rhodopsin receptor-like class A family of the seven-transmembrane G protein-coupled receptor superfamily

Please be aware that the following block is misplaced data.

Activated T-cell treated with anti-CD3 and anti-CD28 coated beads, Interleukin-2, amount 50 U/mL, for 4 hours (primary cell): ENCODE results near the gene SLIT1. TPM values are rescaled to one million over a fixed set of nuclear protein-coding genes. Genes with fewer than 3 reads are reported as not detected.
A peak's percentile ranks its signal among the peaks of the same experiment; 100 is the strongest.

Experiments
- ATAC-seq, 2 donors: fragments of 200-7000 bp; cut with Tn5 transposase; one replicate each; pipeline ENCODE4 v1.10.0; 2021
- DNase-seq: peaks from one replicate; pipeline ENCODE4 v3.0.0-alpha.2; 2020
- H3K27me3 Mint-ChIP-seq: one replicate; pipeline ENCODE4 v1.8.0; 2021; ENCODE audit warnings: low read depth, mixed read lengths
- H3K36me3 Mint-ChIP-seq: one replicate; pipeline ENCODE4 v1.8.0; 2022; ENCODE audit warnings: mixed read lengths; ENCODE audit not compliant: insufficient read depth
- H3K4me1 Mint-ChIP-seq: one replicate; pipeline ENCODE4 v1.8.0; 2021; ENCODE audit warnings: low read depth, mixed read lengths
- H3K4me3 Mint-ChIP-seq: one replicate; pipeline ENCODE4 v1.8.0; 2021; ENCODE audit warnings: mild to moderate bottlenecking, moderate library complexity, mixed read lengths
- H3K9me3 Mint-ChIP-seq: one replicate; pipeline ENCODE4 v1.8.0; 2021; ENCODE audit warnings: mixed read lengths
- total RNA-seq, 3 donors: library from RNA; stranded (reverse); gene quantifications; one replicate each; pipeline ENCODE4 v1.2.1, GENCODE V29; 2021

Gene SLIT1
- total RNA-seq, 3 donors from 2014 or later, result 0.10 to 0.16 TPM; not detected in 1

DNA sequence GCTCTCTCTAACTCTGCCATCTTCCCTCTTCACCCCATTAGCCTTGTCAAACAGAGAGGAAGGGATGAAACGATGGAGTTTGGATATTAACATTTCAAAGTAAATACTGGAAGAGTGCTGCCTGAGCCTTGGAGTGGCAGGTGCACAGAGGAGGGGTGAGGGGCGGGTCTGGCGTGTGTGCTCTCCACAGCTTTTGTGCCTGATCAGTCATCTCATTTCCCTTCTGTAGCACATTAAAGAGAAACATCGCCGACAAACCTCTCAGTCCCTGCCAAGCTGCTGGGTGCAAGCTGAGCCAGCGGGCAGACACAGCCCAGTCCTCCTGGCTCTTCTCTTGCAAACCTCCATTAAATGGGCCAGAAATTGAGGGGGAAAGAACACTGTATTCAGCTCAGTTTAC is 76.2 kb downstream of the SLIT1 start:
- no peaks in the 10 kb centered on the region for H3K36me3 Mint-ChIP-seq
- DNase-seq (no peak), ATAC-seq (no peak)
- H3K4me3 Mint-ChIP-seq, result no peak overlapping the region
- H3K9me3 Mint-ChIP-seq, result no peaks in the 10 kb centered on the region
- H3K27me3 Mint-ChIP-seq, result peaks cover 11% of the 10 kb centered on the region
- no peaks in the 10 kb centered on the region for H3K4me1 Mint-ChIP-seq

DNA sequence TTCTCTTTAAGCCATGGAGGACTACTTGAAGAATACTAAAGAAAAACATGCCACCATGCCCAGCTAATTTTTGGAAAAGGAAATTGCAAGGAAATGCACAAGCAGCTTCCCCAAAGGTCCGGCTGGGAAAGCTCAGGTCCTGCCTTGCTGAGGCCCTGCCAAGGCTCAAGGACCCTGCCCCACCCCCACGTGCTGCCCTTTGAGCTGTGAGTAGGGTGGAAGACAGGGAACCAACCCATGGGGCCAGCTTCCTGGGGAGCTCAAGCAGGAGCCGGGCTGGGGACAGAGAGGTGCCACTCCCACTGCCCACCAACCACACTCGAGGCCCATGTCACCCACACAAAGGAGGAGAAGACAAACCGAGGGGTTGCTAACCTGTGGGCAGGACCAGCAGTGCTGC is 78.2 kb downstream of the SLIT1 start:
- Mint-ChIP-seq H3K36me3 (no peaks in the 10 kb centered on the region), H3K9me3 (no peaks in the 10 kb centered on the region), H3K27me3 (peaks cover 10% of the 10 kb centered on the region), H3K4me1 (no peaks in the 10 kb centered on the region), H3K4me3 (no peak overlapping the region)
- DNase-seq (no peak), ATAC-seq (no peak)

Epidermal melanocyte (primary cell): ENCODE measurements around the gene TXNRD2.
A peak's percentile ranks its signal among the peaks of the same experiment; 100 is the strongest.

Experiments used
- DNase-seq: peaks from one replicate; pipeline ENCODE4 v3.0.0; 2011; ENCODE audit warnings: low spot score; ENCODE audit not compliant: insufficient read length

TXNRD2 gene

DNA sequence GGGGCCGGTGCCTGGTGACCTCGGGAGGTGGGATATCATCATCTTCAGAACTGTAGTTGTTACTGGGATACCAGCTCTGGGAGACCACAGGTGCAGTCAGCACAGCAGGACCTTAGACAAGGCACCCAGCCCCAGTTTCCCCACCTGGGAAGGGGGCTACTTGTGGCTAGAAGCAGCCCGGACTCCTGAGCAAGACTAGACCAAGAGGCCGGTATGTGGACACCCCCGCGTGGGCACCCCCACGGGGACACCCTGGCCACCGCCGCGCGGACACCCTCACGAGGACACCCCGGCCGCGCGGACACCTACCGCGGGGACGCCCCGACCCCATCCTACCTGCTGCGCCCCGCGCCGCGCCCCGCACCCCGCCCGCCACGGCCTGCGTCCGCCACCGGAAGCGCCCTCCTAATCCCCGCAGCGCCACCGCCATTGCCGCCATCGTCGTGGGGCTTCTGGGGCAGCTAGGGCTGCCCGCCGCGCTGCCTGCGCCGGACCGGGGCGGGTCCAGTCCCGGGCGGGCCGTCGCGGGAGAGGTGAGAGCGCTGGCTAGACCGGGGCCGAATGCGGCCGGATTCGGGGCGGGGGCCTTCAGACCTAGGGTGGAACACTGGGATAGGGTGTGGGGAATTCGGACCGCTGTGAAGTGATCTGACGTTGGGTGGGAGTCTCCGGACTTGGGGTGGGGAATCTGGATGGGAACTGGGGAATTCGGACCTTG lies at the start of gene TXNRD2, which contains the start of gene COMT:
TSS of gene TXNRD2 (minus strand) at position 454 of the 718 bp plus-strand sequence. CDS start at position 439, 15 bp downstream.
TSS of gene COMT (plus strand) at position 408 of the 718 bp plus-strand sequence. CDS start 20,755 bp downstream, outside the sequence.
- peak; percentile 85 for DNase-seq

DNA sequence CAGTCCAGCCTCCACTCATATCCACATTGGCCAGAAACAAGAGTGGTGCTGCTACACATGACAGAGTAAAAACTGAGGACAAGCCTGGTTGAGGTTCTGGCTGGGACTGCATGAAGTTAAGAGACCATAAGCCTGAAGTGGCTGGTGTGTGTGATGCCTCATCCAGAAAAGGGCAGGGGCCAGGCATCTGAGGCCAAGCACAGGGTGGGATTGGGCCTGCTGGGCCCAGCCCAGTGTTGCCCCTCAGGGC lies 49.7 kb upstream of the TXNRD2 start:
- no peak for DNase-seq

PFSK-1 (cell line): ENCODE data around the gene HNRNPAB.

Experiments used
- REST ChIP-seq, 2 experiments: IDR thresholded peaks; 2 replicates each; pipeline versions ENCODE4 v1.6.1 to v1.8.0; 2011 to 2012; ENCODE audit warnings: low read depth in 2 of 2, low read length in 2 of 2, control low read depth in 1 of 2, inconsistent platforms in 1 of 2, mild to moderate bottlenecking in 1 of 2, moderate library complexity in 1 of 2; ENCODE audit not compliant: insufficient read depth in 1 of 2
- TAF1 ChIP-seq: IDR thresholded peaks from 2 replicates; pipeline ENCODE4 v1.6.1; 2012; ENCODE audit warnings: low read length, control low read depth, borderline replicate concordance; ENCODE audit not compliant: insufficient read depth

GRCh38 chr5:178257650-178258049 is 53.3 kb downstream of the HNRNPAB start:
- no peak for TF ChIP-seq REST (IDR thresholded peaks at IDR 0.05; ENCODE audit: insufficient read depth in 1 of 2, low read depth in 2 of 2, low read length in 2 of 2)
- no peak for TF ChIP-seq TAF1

Class A rhodopsin-like receptors constitute about 90% of all GPCRs. The class A GPCRs include the light-sensitive rhodopsin as well as receptors for biogenic amines, lipids, nucleotides, odorants, peptide hormones, and a variety of other ligands. All GPCRs have a common structural architecture comprising of seven-transmembrane (TM) alpha-helices interconnected by three extracellular and three intracellular loops. A general feature of GPCR signaling is agonist-induced conformational changes in the receptors, leading to activation of the heterotrimeric G proteins, which consist of the guanine nucleotide-binding G-alpha subunit and the dimeric G-beta-gamma subunits. The activated G proteins then bind to and activate numerous downstream effector proteins, which generate second messengers that mediate a broad range of cellular and physiological processes. Based on sequence similarity, GPCRs can be divided into six major classes: class A (rhodopsin-like family), class B (Methuselah-like, adhesion and secretin-like receptor family), class C (metabotropic glutamate receptor family), class D (fungal mating pheromone receptors), class E (cAMP receptor family), and class F (frizzled/smoothened receptor family). Nearly 800 human GPCR genes have been identified and are involved essentially in all major physiological processes. Approximately 40% of clinically marketed drugs mediate their effects through modulation of GPCR function for the treatment of a variety of human diseases including bacterial infections.